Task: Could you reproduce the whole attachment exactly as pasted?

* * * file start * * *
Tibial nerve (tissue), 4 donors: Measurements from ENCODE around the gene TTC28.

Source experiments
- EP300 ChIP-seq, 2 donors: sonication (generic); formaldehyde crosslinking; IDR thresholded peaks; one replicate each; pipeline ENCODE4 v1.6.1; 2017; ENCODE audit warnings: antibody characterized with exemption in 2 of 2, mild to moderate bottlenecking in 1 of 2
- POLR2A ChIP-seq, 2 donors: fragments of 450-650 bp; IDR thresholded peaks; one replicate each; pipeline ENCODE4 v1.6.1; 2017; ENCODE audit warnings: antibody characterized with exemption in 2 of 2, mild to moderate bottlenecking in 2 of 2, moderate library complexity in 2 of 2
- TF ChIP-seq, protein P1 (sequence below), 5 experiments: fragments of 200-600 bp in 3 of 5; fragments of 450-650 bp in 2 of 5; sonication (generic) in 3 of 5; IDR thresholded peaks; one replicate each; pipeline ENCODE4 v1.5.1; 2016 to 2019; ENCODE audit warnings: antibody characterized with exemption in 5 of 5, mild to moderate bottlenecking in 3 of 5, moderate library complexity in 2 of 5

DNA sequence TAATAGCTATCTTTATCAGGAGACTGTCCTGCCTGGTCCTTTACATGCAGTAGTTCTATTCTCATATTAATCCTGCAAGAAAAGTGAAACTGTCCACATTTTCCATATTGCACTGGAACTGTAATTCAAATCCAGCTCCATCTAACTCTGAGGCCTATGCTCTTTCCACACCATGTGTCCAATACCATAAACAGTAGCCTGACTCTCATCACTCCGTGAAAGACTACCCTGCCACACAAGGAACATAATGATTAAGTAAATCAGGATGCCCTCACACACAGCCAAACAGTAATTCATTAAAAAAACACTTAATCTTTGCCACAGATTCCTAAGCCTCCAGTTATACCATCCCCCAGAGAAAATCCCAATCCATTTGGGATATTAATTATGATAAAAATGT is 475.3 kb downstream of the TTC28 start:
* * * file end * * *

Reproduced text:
Tibial nerve (tissue), 4 donors: Measurements from ENCODE around the gene TTC28.

Source experiments
- EP300 ChIP-seq, 2 donors: sonication (generic); formaldehyde crosslinking; IDR thresholded peaks; one replicate each; pipeline ENCODE4 v1.6.1; 2017; ENCODE audit warnings: antibody characterized with exemption in 2 of 2, mild to moderate bottlenecking in 1 of 2
- POLR2A ChIP-seq, 2 donors: fragments of 450-650 bp; IDR thresholded peaks; one replicate each; pipeline ENCODE4 v1.6.1; 2017; ENCODE audit warnings: antibody characterized with exemption in 2 of 2, mild to moderate bottlenecking in 2 of 2, moderate library complexity in 2 of 2
- TF ChIP-seq, protein P1 (sequence below), 5 experiments: fragments of 200-600 bp in 3 of 5; fragments of 450-650 bp in 2 of 5; sonication (generic) in 3 of 5; IDR thresholded peaks; one replicate each; pipeline ENCODE4 v1.5.1; 2016 to 2019; ENCODE audit warnings: antibody characterized with exemption in 5 of 5, mild to moderate bottlenecking in 3 of 5, moderate library complexity in 2 of 5

DNA sequence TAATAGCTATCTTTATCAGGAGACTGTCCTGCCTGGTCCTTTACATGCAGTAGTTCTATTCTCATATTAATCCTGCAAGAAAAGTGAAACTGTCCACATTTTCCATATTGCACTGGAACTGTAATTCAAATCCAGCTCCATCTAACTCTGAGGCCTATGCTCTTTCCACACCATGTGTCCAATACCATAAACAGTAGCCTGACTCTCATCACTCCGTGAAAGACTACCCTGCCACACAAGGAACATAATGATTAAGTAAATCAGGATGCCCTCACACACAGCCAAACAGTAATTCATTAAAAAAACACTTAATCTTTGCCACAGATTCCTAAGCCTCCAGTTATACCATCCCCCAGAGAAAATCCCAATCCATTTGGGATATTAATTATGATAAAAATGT is 475.3 kb downstream of the TTC28 start: